Pseudoaneurysms in Arteriovenous (AV) Fistulas: A Common Complication or a Rare Occurrence?
- Dialysis: Vascular Access
November 03, 2023 | Location: Exhibit Hall, Pennsylvania Convention Center
Abstract Time: 10:00 AM - 12:00 PM
- 803 Dialysis: Vascular Access
- Wyatt, Nicole, Vanderbilt University Medical Center, Nashville, Tennessee, United States
- Abudaff, Naief N., Vanderbilt University Medical Center, Nashville, Tennessee, United States
- Salani, Megha, Vanderbilt University Medical Center, Nashville, Tennessee, United States
Although pseudoaneurysms are primarily a complication seen with arteriovenous grafts (AVGs) with repeated localized cannulation, they can more rarely be seen in arteriovenous fistulas (AVFs). The incidence of AVF pseudoaneurysms remains largely unknown and there is limited quality evidence to guide management. We present a case of pseudoaneurysm in a native AVF that required surgical correction.
A 56-year-old male with end stage kidney disease on hemodialysis via right brachiobasilic (BB) AVF presented with two days of shortness of breath and right upper extremity (RUE) swelling. He denied any inciting event or prior difficulty with AVF cannulation. Exam revealed unilateral RUE swelling and a tortuous right BB AVF with palpable thrill and audible bruit. There was no bleeding, ulcerations, or skin breakdown noted. A RUE ultrasound revealed a superficial thrombosis of right basilic vein and a saccular outpouching concerning for a pseudoaneurysm. A fistulagram revealed severe stenosis of right innominate vein requiring venoplasty/stenting, as well as two pseudoaneurysms in the cannulation zone, the largest of which was 2.8 x 2.2 x 1.5cm. Surgery was consulted and recommended against cannulation of AVF given risk of rupture. The pseudoaneurysms were deemed too large for non-invasive treatment, therefore he had a tunneled dialysis catheter placed and underwent prompt AVF revision including pseudoaneurysm resection and conversion to AVG.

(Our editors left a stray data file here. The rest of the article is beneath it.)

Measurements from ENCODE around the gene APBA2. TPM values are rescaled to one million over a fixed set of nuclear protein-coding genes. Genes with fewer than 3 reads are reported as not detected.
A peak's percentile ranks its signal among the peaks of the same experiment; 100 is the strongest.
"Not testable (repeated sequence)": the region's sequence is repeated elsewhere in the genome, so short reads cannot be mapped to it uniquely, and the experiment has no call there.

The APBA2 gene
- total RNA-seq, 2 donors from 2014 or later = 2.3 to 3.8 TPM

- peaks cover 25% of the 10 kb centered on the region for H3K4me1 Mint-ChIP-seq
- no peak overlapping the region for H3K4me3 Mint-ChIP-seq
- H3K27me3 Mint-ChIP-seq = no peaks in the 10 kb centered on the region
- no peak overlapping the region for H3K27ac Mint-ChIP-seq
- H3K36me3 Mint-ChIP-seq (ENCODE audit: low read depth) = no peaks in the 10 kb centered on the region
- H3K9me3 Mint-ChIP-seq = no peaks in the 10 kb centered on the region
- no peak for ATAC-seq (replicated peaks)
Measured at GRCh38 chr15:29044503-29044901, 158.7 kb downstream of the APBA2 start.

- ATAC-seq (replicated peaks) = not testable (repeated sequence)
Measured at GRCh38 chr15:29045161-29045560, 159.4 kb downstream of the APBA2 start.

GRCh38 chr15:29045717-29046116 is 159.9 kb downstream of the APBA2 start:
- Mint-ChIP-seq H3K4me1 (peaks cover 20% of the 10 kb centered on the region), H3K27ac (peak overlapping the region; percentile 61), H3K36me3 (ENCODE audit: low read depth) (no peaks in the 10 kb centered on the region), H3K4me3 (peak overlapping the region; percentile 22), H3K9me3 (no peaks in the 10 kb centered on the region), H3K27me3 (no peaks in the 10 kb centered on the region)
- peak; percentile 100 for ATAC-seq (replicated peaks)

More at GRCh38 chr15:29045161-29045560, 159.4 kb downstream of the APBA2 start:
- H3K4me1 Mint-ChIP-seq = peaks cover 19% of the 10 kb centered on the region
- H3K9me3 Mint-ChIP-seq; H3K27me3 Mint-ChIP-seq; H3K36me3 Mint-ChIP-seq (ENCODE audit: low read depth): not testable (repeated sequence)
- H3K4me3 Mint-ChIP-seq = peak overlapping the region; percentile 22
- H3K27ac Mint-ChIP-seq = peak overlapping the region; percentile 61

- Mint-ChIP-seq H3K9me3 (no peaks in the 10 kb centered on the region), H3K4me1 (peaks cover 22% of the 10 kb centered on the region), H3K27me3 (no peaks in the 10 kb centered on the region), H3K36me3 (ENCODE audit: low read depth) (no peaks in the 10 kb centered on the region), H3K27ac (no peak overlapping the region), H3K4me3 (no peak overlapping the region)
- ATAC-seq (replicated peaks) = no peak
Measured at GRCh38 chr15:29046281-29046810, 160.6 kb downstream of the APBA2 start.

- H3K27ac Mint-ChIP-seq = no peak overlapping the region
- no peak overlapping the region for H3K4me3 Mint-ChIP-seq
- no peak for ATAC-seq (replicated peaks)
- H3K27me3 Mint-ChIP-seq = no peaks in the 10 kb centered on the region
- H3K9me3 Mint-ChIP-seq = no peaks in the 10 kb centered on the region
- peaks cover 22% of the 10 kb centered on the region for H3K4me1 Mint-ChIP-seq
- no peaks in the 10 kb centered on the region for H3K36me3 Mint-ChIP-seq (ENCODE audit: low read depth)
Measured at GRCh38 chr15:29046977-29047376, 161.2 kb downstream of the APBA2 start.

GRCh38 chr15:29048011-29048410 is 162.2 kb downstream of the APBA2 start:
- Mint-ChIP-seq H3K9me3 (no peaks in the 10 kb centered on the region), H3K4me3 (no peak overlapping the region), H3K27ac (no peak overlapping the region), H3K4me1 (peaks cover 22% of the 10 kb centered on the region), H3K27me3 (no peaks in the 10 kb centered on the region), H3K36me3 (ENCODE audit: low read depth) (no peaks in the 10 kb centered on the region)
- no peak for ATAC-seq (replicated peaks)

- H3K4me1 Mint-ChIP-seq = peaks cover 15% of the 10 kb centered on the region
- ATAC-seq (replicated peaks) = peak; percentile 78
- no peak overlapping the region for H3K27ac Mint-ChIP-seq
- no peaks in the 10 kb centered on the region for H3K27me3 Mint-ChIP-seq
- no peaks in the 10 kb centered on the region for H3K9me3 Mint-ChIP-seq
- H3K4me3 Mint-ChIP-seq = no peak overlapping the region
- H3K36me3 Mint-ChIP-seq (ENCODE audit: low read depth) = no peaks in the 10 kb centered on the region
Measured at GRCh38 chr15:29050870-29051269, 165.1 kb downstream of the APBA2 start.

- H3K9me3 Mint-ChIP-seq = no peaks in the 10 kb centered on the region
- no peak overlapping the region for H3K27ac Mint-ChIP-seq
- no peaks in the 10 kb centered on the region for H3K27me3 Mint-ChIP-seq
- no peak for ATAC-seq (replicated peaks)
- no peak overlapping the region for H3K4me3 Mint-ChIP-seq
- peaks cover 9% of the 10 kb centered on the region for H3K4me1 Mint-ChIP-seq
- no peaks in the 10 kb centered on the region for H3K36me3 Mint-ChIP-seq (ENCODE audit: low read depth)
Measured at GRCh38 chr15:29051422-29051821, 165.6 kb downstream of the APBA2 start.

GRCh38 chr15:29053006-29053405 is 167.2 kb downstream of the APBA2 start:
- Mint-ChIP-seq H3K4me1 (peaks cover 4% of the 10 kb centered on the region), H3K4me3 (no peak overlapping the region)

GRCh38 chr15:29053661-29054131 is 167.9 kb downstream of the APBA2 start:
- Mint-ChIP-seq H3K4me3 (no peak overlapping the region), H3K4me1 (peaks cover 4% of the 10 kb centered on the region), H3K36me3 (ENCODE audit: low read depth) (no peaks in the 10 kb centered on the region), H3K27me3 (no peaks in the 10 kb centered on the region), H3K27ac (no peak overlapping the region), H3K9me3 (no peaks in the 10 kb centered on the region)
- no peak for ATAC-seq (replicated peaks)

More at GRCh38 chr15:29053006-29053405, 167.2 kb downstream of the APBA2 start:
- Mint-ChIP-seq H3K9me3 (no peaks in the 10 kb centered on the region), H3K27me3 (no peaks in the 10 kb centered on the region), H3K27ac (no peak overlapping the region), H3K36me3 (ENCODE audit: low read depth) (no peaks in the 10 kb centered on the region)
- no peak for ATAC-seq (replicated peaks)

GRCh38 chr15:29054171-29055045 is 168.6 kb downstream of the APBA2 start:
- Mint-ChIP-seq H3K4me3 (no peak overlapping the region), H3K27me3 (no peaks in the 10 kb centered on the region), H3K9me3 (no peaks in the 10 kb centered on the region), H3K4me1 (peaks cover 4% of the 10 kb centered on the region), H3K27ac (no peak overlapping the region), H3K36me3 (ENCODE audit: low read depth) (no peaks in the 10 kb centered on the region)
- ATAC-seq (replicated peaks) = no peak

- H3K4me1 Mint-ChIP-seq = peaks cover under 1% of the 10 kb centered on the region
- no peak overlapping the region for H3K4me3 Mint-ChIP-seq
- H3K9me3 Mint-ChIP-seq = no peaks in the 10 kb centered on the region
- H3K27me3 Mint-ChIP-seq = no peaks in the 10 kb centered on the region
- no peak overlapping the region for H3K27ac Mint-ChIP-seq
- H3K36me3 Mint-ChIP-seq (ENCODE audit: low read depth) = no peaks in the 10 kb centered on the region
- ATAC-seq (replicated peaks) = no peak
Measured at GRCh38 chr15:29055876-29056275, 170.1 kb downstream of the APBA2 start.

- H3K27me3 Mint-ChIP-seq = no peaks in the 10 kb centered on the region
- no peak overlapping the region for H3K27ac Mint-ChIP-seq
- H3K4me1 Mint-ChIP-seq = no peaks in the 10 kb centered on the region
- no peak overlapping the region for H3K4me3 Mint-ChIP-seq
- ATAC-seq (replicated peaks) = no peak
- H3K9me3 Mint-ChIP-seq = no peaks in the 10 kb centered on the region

This case highlights an important complication of AVFs which impacts patient safety. Though many AVF pseudoaneurysms may be asymptomatic, they pose risks such as rupture and infection. Despite this, the incidence of AVF pseudoaneurysms is scarcely reported and ranges from 0.3% to over 15% in available literature. In addition, there is insufficient literature on treatment results with poorly available evidence and no randomized control trials to guide recommendations for management. Treatment decisions are largely based on access type and etiology of underlying problem, with options including ultrasound-guided manual compression, direct thrombin injection, or surgical options such ligation and excision/repair with graft interposition. We present this case to encourage further research to define AVF pseudoaneurysm classifications, natural history, and optimal treatment guidelines.